UNEVEN FACIAL DEVELOPMENT
Sarah Saylor provided these photos of a 5 and a half week old kitten "Batty Cat" with facial deformites. It appears that one side of Batty's face hasn't developed as fully as the other side - giving him a smaller eye and twisting his nose and mouth to one side. As long as he can eat and drink normally and the rest of his body is unaffected by developmental deformities, Batty should have a normal life. The cleft lip is cosmetic and there is no cleft palate; the lip could be repaired surgically if it caused any problems. The twisting of the nose could cause noisy or obstructed breathing, but that could be helped by surgery. One eye is under-developed and appears to have limited sight. As Batty grows, a vet will need to check his jaw alignment (it may grow unevenly) in case there's any twisting or under-development on one side in which case he might need some adult teeth removed to avoid over-crowding. Batty was otherwise in good health and had a good appetite, though it has been a little harder for him to move onto soft food due. He was bottle-fed from birth.
A dermoid cyst is a type of teratoma that frequently consists of skin, hair follicles, and sweat glands (larger cysts can contain teeth or other mature tissue). Visually they appear as abnormally located patches of skin or whisker pad. In cats, dermoid cysts are associated with the Burmese and American Shorthair craniofacial defect where cats were bred for domed heads. They can also occur randomly, either due to a developmental anomaly in the embryo or as part of a genetic condition where there may also be asymmetrical facial development, crooked nose or jaw, cleft lip, severe cleft palate or duplicated or wrongly-placed canine teeth.
They can occur when skin cells and things like hair, sweat glands, oil glands or fatty tissue get trapped in the skin as they embryo develops. In many of the cases shown here, the face is abnormally broad at the midline which shows that the cysts are linked to other issues and not simply to trapped skin cells. Extreme broadening can lead to duplication of facial structures e.g. eyes, nose bridge, but a single lower jaw.
TERATOMA ON FOREHEAD OF PUMA CONCOLOR
Deformities also occur in big cats. A mountain lion shot in southeast Idaho, in 2015, had a partial jawbone and set of teeth growing out of its forehead. In December 2015, Tyler Olson reported that a mountain lion had attacked his dog at his rural Weston Canyon home. A group of mountain lion hunters and neighbours quickly tracked the cougar through Weston Canyon (about 8 miles southwest of Preston near the Idaho/Utah border) and shot it (this is legal). The hunter reported the animal's deformity to the authorities when reporting the kill. A conservation officer inspected the kill and sent photos of the lion’s deformity to Idaho Fish and Game’s Southeast Regional Office in Pocatello. The year-old lion had a partial jawbone and fully-formed teeth, including what appeared to be small whiskers, growing out of hard, fur-covered tissue on the left side of its forehead, an abnormality that local Fish and Game biologists had never seen before.
Experts have not been able to agree on the cause of the unusual mutation. It could be the remnants of a conjoined twin which died in the womb, or incomplete duplication of facial features; the fact that the tissues are well organised into a lower jaw tends to support this. They feel that a more likely explanation is that it is a teratoma, a type of tumour that can grow other body tissues such as hair, teeth, bones - even eyes. Though extremely unusual, there are well-documented cases of teratomas in humans, dogs and horses, however the tissues are often disorganised. Less likely is that the mountain lion suffered a jaw injury that healed in an abnormal. There is no evidence of an injury to the mouth, and it appears to have a normal set of teeth in its mouth. Idaho Fish and Game's Southeast Regional Office, in Pocatello, had hoped to bring the carcass in for examination. X-rays and analysis could have revealed the cause of the abnormal growth. Officials asked the hunter to bring the cougar in for testing. However, the hunter never brought the animal in and is not required to do so by state law. According to rumour, the cougar is now a taxidermy specimen in somebody’s home.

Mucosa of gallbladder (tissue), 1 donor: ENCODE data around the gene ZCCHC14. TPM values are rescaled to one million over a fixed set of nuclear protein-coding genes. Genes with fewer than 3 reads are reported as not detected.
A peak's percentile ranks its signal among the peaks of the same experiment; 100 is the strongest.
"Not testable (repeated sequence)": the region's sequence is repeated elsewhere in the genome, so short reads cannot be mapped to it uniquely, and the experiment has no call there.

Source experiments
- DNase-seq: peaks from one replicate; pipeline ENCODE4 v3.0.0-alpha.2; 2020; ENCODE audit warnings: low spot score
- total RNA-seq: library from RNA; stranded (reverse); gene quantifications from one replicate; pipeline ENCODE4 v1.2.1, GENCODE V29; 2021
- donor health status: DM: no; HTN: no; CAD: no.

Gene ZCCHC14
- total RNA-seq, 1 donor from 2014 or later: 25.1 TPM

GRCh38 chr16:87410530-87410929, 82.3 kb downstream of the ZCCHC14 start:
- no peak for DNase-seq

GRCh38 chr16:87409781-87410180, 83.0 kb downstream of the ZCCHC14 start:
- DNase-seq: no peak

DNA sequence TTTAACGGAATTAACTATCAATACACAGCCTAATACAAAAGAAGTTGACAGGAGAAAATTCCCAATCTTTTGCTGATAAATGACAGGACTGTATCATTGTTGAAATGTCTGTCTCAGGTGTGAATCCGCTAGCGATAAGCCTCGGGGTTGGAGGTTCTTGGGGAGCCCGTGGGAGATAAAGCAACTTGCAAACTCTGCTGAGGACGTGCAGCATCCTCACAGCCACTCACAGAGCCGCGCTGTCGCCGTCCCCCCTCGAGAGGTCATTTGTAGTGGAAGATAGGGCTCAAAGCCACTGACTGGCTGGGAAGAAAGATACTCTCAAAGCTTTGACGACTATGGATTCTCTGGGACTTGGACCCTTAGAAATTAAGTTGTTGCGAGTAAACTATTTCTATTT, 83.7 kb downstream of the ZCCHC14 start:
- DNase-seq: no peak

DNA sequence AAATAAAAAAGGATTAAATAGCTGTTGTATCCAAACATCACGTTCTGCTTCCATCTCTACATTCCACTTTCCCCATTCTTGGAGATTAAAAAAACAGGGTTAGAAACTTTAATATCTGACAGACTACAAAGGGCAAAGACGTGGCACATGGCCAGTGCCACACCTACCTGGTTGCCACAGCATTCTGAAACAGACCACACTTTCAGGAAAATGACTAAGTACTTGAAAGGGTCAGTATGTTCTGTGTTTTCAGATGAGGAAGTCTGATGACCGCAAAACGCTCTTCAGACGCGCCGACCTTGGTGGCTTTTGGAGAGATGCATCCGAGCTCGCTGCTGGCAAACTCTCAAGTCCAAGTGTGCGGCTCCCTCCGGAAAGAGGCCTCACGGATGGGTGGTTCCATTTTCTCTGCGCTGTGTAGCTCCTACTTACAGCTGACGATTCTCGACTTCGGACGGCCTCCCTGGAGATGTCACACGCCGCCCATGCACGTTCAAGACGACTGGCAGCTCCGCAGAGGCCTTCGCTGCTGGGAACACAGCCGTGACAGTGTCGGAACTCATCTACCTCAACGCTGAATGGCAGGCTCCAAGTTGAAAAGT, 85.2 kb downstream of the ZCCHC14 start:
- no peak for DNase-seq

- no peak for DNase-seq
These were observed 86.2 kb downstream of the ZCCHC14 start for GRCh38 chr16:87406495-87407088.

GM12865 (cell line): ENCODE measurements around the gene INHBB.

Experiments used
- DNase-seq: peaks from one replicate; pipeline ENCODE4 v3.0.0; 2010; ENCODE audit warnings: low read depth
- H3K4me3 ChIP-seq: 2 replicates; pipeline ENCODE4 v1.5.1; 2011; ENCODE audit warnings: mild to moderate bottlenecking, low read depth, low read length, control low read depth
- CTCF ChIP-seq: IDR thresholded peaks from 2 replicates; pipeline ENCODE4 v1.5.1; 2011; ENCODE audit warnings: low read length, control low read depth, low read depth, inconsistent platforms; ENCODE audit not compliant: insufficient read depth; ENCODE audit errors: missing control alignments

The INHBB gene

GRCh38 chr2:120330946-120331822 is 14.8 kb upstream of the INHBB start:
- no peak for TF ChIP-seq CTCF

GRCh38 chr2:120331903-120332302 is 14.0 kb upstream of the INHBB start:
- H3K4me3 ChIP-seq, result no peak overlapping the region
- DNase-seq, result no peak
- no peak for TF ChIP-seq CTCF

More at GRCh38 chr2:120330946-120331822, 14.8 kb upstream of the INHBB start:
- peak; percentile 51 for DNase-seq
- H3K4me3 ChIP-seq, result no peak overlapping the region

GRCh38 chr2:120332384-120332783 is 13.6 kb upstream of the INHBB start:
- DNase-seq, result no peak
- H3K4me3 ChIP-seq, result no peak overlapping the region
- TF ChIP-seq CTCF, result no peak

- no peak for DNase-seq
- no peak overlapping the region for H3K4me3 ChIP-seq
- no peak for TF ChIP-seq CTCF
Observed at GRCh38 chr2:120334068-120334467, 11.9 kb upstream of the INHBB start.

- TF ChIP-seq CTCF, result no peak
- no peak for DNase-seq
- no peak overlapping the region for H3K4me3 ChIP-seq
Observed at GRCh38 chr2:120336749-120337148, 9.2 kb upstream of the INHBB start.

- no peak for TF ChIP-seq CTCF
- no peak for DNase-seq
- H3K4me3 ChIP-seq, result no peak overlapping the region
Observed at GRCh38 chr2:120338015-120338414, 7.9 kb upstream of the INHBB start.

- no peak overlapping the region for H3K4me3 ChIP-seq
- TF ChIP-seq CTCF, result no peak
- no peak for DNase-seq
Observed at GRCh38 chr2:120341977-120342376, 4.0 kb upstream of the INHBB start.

MISCELLANEOUS CRANIAL AND CRANIOFACIAL DEFECTS
Cranial refers to head and skull defects that affect the braincase. Craniofacial defects affect the head and face: the soft tissues and the bones forming the front of the skull i.e. the face and jaws. These abnormalities are often related to other conditions such as dwarfism, hydrocephaly or metabolic disease. These include extreme over-bite/under-bite, hare lip (cleft lip) and cleft palate.
Craniofacial anomalies are an intrinsic part of some breeds such as the modern ultra-typed Persian and the now-extinct Peke-Face Red Persian (extreme brachycephaly) and the extremely elongated head of the modern Siamese. The Peke-Face Persian is different from the modern "piggy" Persian and the last known true Peke-face Persians was registered in 2002, and only about 100 such cats were ever registered. Their skull structure differed greatly from the standard Persian: a very round head with a very strong chin and very wide-set eyes. The muzzle was wrinkled and the nose pushed inward and indented between the eyes, plus there there was an additional horizontal break located between the usual nose break and the top dome of the head. This second break created half-moon boning above the eyes (brow ridge and double dome) and an additional horizontal indentation (dimple) in the center of the forehead. These features were part of the breed standard and caused a lot of problems. Kittens tended to have heads too large for them to be born without a caesarian section. Their palates could be too high so that they couldn't suckle. Their tear ducts were malformed and did not drain (a problem seen in extreme Persians today). In the wild, the kittens and their mother would not have survived, so this was a deferred lethal mutation. Probably multiple genes were involved rather than a single gene, and these genes were combined together because of inbreeding.